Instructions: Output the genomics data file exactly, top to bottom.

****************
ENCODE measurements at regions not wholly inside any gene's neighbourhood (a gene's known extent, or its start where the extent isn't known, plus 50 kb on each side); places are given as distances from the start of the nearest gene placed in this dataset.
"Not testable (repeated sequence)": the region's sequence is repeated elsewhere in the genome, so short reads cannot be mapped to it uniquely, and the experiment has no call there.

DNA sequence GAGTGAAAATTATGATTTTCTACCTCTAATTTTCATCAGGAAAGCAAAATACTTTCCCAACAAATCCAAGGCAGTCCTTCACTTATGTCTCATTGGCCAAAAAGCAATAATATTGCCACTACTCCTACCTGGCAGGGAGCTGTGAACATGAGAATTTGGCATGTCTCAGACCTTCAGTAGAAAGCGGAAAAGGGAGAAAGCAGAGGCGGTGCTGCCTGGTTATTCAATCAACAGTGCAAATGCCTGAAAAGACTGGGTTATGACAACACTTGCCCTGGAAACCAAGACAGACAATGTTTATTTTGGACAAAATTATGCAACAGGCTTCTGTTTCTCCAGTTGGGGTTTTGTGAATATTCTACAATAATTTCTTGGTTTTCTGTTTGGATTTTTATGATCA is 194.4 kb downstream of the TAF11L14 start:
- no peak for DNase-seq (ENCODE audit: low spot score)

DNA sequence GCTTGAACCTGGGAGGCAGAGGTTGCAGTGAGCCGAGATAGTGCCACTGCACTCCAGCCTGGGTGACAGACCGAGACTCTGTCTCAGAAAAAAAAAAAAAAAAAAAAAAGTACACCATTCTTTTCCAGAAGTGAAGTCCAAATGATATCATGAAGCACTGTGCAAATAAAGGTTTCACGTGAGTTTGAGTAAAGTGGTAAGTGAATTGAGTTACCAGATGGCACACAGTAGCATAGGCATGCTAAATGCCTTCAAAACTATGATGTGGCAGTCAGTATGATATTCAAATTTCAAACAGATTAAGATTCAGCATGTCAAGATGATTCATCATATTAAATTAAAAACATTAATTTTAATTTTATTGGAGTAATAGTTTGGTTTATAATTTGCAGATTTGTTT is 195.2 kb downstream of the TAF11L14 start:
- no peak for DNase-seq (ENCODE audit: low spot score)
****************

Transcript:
ENCODE measurements at regions not wholly inside any gene's neighbourhood (a gene's known extent, or its start where the extent isn't known, plus 50 kb on each side); places are given as distances from the start of the nearest gene placed in this dataset.
"Not testable (repeated sequence)": the region's sequence is repeated elsewhere in the genome, so short reads cannot be mapped to it uniquely, and the experiment has no call there.

DNA sequence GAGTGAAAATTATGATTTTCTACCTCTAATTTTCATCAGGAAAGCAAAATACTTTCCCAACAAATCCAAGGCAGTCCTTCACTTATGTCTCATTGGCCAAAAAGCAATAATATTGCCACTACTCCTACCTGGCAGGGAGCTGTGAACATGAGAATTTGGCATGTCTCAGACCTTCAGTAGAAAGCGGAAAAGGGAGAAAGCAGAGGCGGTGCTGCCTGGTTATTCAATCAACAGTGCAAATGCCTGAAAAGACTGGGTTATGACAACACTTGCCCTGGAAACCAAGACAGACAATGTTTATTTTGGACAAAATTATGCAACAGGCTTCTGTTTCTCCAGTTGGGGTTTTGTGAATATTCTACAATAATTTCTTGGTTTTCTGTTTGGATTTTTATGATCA is 194.4 kb downstream of the TAF11L14 start:
- no peak for DNase-seq (ENCODE audit: low spot score)

DNA sequence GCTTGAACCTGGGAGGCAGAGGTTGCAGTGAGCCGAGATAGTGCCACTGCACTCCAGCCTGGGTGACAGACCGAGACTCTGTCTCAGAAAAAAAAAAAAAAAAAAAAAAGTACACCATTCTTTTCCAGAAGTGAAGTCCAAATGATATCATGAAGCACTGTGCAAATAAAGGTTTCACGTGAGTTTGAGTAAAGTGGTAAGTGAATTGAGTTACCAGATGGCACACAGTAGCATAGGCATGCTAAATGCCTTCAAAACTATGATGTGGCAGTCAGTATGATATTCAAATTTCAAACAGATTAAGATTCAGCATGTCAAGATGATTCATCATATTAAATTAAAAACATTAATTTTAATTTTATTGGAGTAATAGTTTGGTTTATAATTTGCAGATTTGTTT is 195.2 kb downstream of the TAF11L14 start:
- no peak for DNase-seq (ENCODE audit: low spot score)